Charlottesville, Trump And American Christians

Let’s just make this clear: the president of the United States (and yes, I didn’t capitalize “president” on purpose) has presented a narrative of the Charlottesville events sympathetic to white supremacists rather than those opposing racism. ‬

‪Let me say that again: the president of the United States has refused to condemn racists. The president has played racists as the victims and as “fine people.” ‬

‪The president is furthering the narrative that peaceful demonstrators (who had permission to be there) who opposed the removal of a confederate statue were attacked by the violent “alt-left” (who had no permission to be there).‬
‪But there are severe problems with this narrative.‬

First, there is no such thing as the “alt-left”. Trump made it up to create a false equivalency. Instead, there were white supremacists and those opposing racism. Yes, there are some violent leftist protesters now know as “antifa” and their violence must be condemned, but they’re not really the focus of the narrative. Or at least they shouldn’t be. Most estimate that there were maybe a couple dozen antifa protestors compared with 500 or so white supremacists and around 1,000 or so peaceful anti-racist protestors.‬

Second, despite claims to the contrary, the White Supremacist protests were not about the statue removal. It was billed as a “Unite the Right” rally and, as a whole, the so-called “alt. right” has never shown a particular interest in Southern issues. In fact, they chanted “Soil and Blood” and “Jews Will Not Replace Us” while wearing swastika armbands, making it clear that this was not about statue removal. It was about white supremacy. Now you tell me how chants against the Jews apply to the removal of a Confederate statue without the common denominator of white supremacy.‬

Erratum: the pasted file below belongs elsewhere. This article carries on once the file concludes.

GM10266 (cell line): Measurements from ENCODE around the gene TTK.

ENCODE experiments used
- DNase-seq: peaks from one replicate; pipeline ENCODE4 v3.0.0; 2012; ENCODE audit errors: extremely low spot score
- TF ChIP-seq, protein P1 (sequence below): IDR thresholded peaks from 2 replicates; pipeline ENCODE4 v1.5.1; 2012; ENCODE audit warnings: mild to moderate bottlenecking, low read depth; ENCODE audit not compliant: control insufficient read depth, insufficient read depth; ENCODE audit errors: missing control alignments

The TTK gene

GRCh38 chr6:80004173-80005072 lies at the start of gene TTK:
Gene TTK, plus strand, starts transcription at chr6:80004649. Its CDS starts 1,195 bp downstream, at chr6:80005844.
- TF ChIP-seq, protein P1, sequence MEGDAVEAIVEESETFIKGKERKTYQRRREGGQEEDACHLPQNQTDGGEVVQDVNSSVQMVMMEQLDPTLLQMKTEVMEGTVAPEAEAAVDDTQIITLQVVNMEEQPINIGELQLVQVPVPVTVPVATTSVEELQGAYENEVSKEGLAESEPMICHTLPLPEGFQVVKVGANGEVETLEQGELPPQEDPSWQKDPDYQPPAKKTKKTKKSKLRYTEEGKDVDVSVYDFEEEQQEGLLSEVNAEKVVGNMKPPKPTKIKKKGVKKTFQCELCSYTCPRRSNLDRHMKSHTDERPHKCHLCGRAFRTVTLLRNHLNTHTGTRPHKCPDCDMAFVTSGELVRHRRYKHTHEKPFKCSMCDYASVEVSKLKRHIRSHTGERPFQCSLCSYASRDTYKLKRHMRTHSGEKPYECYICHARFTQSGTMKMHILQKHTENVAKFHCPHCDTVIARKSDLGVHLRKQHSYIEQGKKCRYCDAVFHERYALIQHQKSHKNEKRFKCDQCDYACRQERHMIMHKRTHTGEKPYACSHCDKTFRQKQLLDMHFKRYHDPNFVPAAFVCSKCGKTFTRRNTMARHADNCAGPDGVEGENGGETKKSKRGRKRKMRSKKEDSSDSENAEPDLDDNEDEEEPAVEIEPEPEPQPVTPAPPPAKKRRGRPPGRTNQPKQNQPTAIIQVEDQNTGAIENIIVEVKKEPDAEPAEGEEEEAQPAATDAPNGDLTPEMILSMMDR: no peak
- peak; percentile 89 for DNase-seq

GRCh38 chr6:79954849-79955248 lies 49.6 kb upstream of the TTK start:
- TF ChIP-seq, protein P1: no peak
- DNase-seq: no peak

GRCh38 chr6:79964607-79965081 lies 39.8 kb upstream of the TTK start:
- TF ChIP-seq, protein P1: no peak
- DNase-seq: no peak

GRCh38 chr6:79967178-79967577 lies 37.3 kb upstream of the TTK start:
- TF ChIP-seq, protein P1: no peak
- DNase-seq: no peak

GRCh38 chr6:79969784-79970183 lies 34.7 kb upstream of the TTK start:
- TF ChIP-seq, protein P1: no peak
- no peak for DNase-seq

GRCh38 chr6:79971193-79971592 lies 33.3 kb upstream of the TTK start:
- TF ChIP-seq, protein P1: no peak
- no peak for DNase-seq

‪Trump’s narrative knowingly minimizes the blatant racism of the white supremacists and presents them as the victims while trying to cast blame on others.‬

Many people I know are frustrated that Trump is receiving so much blame for these abhorrent events. After all, he wasn’t there and he’s just asking that we all get along, right? Let me tell you why I think that bucket is full of holes and dripping disrepute all over our democracy’s good shoes.‬

‪They wore his hats. They literally chanted “Heil Trump”. David Duke asserted that the protests were fulfilling Trump’s promises (Duke made no pretense that the protests were about the statue). Richard Spencer is giddy the the president’s comments condemning “both sides”. Trump not explicitly condemning white nationalists, white supremacists, racism, and the “alt. right” is Trump condoning all those things. And that’s exactly what the white supremacists have heard; even while many conservatives try to explain the whole thing away. The damage is done.‬

‪Trump doesn’t have empathy. OK, we should stop asking him to bring the country together because he has made it clear that he wants to foster confusion and produce conflict. We should stop asking him to bring peace because, he has no interest. It’s fine to let him be himself. ‬

‪But it’s not fine to pretend that this president has a moral compass. And we have to admit that many just don’t care. It’s not fine to deny that Trump has continually fanned the flames of racial tension. For example, he declared himself the “law and order” candidate. If you’re unfamiliar with the racially charged weight of that term, I recommend reading Michelle Alexander’s The New Jim Crow or watch Netflix’ 13th for more context. Steve Bannon and Jeff Sessions are among his closest advisors. You might not think Sessions is a racist, but Corretta Scott King sure did.‬

And as if all this weren’t enough, some high profile “evangelical” leaders have publicly praised Trump and the way he handled the Charlottesville situation.‬